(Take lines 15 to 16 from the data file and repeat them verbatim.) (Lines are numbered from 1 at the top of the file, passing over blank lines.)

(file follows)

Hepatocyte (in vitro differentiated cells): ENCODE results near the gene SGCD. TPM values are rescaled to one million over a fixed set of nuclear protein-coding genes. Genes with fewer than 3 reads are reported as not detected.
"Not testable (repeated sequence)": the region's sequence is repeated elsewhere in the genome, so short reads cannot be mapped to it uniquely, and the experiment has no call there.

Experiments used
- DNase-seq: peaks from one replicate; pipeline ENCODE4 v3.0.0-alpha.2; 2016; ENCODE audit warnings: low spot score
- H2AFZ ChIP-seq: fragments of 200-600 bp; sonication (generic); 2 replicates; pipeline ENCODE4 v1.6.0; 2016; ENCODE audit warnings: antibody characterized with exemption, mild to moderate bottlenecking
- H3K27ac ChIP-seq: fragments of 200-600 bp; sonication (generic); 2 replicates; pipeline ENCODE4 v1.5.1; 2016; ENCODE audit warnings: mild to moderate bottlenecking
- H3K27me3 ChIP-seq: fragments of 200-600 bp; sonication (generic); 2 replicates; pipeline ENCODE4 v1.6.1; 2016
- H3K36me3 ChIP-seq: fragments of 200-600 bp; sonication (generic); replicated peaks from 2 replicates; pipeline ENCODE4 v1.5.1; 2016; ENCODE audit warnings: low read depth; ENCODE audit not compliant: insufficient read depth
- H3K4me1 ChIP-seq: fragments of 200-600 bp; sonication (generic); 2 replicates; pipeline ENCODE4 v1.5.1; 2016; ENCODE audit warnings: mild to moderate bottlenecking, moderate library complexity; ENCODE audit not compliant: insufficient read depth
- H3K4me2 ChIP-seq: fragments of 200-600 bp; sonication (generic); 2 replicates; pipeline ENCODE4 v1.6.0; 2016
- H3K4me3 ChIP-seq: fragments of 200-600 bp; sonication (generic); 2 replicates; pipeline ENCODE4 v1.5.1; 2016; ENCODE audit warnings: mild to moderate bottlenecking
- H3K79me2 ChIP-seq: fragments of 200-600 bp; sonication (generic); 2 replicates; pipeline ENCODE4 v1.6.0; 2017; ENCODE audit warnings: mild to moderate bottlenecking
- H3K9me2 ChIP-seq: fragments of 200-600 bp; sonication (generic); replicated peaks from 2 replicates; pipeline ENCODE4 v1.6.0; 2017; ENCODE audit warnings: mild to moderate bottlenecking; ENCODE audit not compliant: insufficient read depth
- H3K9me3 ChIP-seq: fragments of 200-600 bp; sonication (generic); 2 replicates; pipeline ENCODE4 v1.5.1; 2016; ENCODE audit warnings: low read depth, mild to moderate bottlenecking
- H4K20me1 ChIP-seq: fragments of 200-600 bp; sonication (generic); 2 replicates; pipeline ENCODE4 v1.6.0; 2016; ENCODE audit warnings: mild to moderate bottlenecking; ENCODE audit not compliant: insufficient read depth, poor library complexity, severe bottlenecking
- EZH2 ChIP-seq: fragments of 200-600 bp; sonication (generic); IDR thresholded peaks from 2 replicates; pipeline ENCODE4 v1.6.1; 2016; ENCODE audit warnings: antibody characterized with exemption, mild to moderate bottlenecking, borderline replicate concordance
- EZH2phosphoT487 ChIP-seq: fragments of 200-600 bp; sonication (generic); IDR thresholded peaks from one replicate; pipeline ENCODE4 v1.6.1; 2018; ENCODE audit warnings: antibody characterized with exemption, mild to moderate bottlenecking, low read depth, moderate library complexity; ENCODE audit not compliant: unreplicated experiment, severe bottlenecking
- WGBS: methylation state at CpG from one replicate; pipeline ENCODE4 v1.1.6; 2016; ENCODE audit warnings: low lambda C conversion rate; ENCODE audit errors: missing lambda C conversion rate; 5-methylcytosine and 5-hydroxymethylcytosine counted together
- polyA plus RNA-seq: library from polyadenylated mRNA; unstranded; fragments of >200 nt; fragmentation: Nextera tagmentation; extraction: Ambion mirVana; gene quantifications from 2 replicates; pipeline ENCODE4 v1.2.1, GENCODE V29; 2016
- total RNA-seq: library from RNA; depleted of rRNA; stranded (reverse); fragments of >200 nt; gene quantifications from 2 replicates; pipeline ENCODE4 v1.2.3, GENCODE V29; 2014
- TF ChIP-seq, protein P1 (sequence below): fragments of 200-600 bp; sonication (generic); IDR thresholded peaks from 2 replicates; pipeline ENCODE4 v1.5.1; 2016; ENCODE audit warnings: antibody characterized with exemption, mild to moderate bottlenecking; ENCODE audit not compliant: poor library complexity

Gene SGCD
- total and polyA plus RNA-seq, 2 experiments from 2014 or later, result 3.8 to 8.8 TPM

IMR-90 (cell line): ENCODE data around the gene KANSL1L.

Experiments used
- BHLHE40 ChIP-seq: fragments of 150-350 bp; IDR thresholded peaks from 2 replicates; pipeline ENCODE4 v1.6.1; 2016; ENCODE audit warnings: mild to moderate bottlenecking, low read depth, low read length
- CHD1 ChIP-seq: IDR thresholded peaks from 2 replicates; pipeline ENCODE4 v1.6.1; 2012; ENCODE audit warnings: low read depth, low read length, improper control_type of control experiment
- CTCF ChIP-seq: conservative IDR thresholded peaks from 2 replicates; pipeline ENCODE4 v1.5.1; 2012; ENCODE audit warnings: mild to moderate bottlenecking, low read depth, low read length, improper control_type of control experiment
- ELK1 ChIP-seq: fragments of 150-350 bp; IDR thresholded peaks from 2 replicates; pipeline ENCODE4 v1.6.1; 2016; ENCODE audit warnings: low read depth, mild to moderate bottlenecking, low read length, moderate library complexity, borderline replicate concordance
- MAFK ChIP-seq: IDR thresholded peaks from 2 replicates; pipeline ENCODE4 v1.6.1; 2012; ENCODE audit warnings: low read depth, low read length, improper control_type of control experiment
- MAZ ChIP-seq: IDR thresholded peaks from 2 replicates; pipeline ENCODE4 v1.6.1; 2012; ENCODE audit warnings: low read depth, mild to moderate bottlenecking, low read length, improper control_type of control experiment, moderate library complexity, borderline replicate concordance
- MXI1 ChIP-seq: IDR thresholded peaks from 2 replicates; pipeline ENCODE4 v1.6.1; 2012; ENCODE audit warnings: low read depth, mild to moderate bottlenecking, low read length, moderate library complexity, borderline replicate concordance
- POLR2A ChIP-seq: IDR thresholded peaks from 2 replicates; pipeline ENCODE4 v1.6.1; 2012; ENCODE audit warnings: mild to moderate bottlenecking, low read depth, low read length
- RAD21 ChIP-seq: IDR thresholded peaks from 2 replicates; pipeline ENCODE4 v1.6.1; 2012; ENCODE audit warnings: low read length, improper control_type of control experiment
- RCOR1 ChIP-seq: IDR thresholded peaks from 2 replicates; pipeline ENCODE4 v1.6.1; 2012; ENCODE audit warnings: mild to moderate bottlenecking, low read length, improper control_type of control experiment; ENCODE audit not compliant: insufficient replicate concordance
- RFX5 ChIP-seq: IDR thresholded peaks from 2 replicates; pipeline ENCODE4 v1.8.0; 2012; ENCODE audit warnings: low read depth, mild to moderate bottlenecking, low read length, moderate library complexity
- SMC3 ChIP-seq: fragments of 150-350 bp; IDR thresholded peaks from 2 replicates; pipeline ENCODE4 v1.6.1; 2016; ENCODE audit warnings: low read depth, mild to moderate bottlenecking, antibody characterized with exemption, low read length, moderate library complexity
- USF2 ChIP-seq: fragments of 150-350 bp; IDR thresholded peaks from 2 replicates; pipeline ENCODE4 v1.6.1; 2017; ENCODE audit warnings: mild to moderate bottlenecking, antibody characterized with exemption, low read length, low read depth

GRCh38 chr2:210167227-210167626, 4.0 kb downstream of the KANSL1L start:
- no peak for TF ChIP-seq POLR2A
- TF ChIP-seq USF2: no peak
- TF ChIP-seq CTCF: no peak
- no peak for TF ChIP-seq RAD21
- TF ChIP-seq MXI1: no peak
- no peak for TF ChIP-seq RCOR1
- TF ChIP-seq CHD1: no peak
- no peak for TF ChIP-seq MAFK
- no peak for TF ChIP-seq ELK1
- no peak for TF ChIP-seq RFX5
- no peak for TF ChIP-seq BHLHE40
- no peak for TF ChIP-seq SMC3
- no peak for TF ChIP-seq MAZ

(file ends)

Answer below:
- H4K20me1 ChIP-seq: fragments of 200-600 bp; sonication (generic); 2 replicates; pipeline ENCODE4 v1.6.0; 2016; ENCODE audit warnings: mild to moderate bottlenecking; ENCODE audit not compliant: insufficient read depth, poor library complexity, severe bottlenecking
- EZH2 ChIP-seq: fragments of 200-600 bp; sonication (generic); IDR thresholded peaks from 2 replicates; pipeline ENCODE4 v1.6.1; 2016; ENCODE audit warnings: antibody characterized with exemption, mild to moderate bottlenecking, borderline replicate concordance